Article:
Nor did he spell out timetables for his goals or give any indications of how Tesla might meet them.
And he didn’t discuss how Tesla can juggle an ambitious set of new goals at a time when the vehicle maker already is struggling to meet its vehicle production goal while it also is moving toward a rapid ramp up of production of its electric vehicles and preparing to open the world’s biggest battery factory in Nevada.
“At a high level the document is aimed at explaining how (Tesla’s) actions fit into a larger picture of accelerating the advent of sustainable energy,” Deutsche Bank analyst Rod Lache wrote in a research note. “The document is relatively short on details, and it does not contain any economic or financial objectives.”
Musk’s new master plan is focused squarely on the long term, much as the original version was in 2006 when he envisioned the production of an expensive, low-volume electric car (the Roadster) that would lead to a second medium-production model (the Model S and Model X) that ultimately leads to the creation of an affordable, high-volume electric vehicle (the $35,000 Model 3 that is set to begin production next year).
The final piece of that 2006 vision was for Tesla to provide solar power. “No kidding, this has literally been on our website for 10 years,” Musk wrote in part two.
The point of all this was, and remains, accelerating the advent of sustainable energy, so that we can imagine far into the future and life is still good. That’s what “sustainable” means. It’s not some silly, hippie thing – it matters for everyone,” Musk wrote.
“By definition, we must at some point achieve a sustainable energy economy or we will run out of fossil fuels to burn and civilization will collapse. Given that we must get off fossil fuels anyway and that virtually all scientists agree that dramatically increasing atmospheric and oceanic carbon levels is insane, the faster we achieve sustainability, the better,” he wrote.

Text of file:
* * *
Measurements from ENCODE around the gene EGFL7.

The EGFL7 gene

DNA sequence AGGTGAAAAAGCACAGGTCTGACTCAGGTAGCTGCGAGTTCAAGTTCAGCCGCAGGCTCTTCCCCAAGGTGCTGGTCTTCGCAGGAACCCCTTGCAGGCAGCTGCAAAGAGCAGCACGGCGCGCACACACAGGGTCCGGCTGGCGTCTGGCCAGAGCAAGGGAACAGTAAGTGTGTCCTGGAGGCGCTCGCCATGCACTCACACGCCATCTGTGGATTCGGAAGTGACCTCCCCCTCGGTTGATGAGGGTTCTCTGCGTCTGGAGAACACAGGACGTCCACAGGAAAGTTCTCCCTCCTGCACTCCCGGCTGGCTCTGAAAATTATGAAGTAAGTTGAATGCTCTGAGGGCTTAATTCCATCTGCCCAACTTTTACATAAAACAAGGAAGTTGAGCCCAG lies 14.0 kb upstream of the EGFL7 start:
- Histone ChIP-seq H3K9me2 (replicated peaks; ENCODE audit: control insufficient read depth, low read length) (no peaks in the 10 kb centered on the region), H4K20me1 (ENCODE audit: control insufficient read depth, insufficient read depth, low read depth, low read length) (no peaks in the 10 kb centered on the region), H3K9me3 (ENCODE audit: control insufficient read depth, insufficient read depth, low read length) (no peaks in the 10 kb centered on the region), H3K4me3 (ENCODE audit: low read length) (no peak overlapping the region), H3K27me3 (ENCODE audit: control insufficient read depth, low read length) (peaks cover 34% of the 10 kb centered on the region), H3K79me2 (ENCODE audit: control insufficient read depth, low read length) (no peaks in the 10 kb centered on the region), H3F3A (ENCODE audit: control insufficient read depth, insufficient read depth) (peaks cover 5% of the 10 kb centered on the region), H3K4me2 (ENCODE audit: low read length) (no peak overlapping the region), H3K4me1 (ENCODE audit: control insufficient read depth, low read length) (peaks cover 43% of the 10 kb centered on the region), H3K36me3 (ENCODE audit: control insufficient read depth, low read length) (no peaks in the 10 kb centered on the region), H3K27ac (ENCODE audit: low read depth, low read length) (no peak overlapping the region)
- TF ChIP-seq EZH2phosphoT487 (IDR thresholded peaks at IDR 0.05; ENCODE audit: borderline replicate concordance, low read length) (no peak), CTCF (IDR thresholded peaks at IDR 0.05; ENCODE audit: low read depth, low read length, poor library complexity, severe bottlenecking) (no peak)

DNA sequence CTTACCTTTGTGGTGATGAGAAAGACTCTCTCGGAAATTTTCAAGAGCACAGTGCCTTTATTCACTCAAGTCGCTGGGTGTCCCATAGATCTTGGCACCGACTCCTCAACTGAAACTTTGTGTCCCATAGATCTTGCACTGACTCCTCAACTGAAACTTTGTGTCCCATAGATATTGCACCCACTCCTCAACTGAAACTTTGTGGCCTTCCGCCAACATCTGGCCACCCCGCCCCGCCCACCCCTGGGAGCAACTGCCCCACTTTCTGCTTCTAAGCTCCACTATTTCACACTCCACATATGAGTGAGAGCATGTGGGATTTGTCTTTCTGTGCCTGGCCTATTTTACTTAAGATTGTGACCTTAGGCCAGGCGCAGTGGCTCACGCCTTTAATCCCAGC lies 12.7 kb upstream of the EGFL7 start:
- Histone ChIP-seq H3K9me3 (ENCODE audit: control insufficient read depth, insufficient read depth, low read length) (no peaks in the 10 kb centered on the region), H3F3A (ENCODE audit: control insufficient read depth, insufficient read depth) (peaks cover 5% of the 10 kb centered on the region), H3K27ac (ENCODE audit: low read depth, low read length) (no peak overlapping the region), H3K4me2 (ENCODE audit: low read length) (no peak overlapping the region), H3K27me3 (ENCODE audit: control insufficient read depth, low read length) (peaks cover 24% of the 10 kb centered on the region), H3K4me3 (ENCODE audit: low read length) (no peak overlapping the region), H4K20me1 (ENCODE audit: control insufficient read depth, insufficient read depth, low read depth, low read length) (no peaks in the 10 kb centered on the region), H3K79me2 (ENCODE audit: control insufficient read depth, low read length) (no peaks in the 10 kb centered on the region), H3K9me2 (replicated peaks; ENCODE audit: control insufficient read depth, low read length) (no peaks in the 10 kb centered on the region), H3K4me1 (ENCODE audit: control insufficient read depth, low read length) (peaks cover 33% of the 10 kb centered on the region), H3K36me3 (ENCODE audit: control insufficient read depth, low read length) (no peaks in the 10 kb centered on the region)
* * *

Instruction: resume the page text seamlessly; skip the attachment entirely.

Solar energy is just one part of Musk’s vision.
He also wants to:
• Expand Tesla’s product line to include trucks and buses.
• Continue to develop Tesla’s Autopilot system to create self-driving vehicles that are 10 times safer than the average U.S. car is today.
• Create a new model for ride-sharing, with the development of self-driving vehicles allowing car owners to make money by adding their vehicles to Tesla’s ride-sharing fleet when it’s not in use.
Adam Jonas, a Morgan Stanley analyst, said Musk’s vision is an expensive one.
“The expansion of business scope announced last night is very significant, likely requiring substantial deployment of capital and potentially many years of upfront losses to see to fruition,” Jonas wrote in a research note. “Absorbing the losses at SolarCity while funding its further expansion could likely add a further investment burden on top of all that. These are big markets and we understand they require large capital investments, time and execution risk to address.”
But for Musk, it’s all about the vision for a sustainable energy economy.
The master plan, Musk said, is his road map “to make that day come sooner.”